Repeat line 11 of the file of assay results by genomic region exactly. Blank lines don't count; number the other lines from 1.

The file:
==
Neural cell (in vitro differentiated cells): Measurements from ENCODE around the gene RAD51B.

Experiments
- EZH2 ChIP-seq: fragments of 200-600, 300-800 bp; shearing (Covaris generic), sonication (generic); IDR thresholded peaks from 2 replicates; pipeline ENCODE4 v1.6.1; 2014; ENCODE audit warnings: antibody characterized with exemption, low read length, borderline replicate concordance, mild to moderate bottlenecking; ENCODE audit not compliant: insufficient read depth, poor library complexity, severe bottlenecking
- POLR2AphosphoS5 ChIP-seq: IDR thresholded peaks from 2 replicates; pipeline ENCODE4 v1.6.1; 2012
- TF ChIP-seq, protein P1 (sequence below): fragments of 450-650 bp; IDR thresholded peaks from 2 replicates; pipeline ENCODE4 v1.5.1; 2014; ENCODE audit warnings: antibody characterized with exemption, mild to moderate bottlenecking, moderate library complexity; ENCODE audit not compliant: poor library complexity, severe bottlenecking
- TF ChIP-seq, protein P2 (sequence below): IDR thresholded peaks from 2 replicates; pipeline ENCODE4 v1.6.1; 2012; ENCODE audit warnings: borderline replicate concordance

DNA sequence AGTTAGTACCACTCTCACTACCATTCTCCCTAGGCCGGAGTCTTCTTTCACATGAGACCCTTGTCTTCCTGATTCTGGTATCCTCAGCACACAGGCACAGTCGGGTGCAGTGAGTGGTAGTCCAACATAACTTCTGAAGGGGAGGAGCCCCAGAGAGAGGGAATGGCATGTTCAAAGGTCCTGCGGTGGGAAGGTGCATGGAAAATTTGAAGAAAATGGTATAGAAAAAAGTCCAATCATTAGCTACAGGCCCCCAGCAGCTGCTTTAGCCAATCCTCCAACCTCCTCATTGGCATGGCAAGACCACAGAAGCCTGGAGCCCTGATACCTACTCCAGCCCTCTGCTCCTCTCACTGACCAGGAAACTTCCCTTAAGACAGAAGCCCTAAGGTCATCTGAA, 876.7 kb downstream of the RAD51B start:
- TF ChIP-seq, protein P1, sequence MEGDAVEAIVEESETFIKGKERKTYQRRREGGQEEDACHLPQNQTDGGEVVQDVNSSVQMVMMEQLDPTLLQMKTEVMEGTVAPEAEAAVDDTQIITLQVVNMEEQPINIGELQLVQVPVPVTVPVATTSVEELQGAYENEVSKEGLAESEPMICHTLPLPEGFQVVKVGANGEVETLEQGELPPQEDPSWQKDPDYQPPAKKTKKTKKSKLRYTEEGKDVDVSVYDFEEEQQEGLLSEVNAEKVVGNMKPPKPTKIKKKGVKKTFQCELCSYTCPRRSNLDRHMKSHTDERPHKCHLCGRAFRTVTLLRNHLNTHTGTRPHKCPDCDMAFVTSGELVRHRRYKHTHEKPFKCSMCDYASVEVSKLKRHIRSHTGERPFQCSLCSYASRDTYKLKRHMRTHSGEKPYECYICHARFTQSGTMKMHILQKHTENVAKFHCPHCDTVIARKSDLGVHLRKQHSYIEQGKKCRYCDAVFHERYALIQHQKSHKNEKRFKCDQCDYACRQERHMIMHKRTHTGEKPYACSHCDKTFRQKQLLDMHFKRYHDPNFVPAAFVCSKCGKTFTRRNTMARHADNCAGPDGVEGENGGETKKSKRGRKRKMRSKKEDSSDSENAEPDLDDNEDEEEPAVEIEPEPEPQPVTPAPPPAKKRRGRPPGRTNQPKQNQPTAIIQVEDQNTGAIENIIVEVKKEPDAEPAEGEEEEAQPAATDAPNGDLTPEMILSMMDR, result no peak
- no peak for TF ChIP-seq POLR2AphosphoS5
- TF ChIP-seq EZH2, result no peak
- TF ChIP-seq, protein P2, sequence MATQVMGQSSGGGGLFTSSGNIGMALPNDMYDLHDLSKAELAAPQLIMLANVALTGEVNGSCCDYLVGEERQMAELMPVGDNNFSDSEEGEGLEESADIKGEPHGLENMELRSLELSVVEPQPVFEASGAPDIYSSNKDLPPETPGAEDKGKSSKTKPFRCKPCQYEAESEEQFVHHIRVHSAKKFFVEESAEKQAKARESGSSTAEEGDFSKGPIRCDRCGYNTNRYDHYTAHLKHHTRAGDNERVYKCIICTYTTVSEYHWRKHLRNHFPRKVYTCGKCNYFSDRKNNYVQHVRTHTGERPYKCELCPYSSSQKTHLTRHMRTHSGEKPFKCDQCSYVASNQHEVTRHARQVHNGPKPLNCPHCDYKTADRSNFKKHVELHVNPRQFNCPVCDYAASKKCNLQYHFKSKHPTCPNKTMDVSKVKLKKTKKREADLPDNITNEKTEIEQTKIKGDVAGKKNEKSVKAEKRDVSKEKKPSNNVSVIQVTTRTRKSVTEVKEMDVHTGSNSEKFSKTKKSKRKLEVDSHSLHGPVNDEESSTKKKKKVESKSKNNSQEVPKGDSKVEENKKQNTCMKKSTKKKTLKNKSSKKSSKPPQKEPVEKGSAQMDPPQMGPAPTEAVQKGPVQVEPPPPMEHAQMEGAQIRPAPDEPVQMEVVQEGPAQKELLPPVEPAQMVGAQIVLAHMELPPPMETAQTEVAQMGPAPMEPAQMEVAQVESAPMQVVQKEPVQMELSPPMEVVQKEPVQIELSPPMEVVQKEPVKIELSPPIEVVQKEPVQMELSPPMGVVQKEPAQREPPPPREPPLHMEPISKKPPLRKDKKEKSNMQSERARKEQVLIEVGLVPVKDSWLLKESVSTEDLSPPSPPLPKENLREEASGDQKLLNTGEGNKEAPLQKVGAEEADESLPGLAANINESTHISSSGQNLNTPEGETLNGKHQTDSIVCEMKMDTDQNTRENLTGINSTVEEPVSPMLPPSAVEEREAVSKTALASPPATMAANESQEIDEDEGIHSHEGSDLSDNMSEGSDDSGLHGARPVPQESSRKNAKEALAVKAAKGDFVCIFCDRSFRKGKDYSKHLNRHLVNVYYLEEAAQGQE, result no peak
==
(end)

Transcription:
- TF ChIP-seq, protein P2, sequence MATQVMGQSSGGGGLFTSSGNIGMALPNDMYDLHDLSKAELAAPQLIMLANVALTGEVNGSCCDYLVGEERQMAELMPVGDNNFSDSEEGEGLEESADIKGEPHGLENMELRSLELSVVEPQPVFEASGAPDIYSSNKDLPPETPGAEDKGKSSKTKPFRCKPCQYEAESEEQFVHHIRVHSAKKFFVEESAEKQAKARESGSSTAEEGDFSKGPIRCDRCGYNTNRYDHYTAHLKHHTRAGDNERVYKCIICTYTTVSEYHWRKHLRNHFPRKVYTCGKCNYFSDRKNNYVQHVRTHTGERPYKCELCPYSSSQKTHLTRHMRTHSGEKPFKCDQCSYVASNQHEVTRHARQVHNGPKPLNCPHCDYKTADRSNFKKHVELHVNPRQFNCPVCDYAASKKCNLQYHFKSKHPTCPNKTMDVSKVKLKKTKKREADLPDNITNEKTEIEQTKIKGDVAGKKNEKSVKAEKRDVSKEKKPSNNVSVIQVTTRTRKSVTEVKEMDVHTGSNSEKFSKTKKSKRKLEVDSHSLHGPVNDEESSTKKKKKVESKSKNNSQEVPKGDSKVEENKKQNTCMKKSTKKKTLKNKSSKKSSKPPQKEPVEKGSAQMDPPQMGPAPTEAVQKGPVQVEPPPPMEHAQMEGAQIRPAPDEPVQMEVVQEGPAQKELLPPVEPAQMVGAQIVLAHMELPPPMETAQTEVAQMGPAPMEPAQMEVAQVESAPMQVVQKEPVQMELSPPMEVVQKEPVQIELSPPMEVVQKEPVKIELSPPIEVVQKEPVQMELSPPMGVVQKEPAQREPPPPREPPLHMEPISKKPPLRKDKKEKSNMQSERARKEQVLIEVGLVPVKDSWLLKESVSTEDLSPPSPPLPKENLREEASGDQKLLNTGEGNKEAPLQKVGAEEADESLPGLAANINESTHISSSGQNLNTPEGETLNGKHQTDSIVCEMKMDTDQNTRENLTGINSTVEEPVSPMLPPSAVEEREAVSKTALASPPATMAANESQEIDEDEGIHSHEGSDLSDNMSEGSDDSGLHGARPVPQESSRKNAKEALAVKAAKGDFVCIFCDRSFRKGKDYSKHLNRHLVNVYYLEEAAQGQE, result no peak